At a United Nations meeting on Ebola in Geneva on Tuesday, Congo's health minister, Dr. Oly Ilunga, said the outbreak was "not a humanitarian crisis" and that the risk of Ebola spreading to other cities or regions in Congo remained the same.
The Ebola outbreak in the Democratic Republic of Congo has been declared a "Public health emergency of global concern", a rare designation only used for the gravest of epidemics.
Earlier this week, Ugandan health officials said a Congolese fish trader had traveled to Uganda while sick and vomited several times at a local market.
A PHEIC is defined as, "an extraordinary event which is determined to constitute a public health risk to other states through the worldwide spread of disease and to potentially require a coordinated global response".
Rwanda's health minister, Diane Gashumba, said her country is taking precautionary measures after the pastor contracted Ebola and was diagnosed in Goma, eastern Congo's main city, near the bustling border with Rwanda.
The first Ebola cases appeared in neighbouring Uganda last month. - The training exercises have been implemented while the threat of Ebola reaching the country remains high with around 460 people having been killed by the virus across the border in DRC.
The emergency committee of worldwide health experts that advises the WHO had three times declined to declare an emergency - a rare designation aimed galvanizing global support.
Since it was declared nearly a year ago the outbreak has been classified as a level 3 emergency - the most serious - by World Health Organization, triggering the highest level of mobilization from WHO.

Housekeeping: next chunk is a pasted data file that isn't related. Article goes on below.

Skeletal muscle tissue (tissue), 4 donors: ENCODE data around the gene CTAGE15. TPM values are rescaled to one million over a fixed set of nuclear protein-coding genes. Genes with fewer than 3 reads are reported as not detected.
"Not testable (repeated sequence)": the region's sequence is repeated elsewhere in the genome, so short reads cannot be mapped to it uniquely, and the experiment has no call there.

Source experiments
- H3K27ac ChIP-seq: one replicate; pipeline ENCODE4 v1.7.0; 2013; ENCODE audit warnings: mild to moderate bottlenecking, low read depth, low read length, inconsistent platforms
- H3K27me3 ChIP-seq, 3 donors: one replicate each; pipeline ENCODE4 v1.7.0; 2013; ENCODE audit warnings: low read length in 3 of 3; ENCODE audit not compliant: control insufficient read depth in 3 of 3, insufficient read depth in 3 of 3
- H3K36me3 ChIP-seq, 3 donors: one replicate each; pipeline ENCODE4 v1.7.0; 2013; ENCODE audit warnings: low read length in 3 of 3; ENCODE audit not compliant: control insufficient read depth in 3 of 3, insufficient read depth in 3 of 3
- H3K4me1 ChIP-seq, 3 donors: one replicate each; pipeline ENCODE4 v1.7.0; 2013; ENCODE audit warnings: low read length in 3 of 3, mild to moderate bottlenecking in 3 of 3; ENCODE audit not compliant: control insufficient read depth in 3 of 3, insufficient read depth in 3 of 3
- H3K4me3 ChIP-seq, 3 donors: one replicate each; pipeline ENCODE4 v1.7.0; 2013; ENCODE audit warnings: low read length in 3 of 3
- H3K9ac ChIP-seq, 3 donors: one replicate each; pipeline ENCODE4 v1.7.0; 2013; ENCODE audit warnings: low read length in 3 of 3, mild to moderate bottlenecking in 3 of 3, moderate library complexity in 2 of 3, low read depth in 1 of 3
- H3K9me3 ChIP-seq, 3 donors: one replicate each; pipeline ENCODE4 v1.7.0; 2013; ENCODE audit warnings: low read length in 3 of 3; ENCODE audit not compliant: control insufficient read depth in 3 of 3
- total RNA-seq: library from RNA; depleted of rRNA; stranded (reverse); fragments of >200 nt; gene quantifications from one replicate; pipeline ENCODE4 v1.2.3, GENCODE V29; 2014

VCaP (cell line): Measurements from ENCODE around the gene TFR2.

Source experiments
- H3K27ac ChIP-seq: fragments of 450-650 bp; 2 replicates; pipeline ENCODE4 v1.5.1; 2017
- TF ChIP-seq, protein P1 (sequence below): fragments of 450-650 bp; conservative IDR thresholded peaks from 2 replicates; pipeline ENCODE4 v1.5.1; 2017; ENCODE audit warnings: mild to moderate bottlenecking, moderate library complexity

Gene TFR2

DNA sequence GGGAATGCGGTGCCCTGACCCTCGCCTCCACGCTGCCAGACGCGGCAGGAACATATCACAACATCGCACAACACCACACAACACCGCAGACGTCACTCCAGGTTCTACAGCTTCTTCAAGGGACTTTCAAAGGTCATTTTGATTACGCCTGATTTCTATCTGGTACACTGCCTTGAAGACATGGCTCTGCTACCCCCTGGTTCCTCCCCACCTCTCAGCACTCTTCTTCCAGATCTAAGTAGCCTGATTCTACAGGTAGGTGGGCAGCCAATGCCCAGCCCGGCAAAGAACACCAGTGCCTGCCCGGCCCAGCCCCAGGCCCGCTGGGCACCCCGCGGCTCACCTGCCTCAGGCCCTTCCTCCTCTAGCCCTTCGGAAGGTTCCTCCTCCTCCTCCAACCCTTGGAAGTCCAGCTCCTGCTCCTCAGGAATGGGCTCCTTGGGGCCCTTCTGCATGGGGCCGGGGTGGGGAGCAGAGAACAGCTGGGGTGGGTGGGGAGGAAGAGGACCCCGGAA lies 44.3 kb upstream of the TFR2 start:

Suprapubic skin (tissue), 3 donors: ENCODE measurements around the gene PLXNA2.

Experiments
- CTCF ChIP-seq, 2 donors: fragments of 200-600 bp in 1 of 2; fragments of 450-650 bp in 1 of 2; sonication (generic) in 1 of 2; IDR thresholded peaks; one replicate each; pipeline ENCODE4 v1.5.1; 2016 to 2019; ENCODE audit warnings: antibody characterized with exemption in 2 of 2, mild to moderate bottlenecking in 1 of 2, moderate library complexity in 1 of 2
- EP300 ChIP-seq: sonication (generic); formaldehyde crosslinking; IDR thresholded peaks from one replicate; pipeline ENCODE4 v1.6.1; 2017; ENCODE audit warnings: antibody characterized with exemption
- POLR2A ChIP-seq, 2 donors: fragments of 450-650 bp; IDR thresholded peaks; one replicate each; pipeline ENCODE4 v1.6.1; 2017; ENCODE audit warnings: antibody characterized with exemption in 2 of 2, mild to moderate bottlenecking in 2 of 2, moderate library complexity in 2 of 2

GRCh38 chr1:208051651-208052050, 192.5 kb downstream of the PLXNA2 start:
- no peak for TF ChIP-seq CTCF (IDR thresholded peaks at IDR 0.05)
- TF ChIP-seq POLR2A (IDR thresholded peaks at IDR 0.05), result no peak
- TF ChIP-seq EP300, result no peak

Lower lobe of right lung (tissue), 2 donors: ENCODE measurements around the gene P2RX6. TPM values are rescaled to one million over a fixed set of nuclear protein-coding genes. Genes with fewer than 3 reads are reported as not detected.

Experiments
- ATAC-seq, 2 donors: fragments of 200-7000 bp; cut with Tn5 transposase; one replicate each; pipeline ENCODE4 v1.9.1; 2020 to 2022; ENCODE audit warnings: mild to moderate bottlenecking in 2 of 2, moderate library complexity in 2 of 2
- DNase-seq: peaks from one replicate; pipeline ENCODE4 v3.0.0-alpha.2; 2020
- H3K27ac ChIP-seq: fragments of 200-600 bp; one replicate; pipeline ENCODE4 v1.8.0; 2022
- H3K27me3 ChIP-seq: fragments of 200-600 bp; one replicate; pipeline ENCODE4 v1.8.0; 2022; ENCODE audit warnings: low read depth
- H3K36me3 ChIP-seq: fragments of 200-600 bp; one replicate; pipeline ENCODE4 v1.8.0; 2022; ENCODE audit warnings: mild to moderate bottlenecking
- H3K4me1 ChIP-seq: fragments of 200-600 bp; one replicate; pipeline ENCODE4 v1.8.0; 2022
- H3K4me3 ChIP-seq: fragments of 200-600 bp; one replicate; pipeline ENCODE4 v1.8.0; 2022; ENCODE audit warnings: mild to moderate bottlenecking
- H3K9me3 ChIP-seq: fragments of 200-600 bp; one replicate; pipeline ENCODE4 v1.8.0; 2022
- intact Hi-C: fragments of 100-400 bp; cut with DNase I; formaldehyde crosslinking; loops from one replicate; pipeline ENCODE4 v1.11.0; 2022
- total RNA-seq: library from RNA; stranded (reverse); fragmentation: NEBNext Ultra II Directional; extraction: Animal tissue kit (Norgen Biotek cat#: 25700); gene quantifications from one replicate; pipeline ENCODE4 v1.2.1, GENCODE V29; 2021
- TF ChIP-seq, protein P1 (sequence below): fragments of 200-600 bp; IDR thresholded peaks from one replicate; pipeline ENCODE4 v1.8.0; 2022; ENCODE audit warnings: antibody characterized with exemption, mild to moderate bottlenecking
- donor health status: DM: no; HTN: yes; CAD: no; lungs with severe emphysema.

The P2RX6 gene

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Jonathan Ball, a professor of molecular virology at Britain's University of Nottingham, said the latest cases showed current efforts were not effective enough to halt the epidemic, which "is showing no signs of letting up".
The Congo outbreak of Ebola is now the second largest ever recorded, with the largest being the West African epidemic of 2014-2016.
The Ebola virus was first identified in 1976 when 2 simultaneous outbreaks occurred, one in Yambuku, a village not far from the Ebola River in the DRC and the other in a remote area of Sudan.
The WHO chief said Wednesday that there has been violence in the region for years.
Health workers so far knew of 12 people at high risk of catching Ebola from her.
"At the heart of this are communities and individual tragedies", said Dr Tedros.
Congo's health ministry said it accepted the WHO committee's decision but hoped it was not due to pressure from humanitarian groups looking to raise funds "despite the potential negative and unpredictable consequences for the communities affected, who rely very much on cross-border trade to survive". An emergency might bring economic and travel restrictions on DRC.
One of the biggest challenges with this outbreak is that even as health workers fight to contain the virus, they are facing attacks.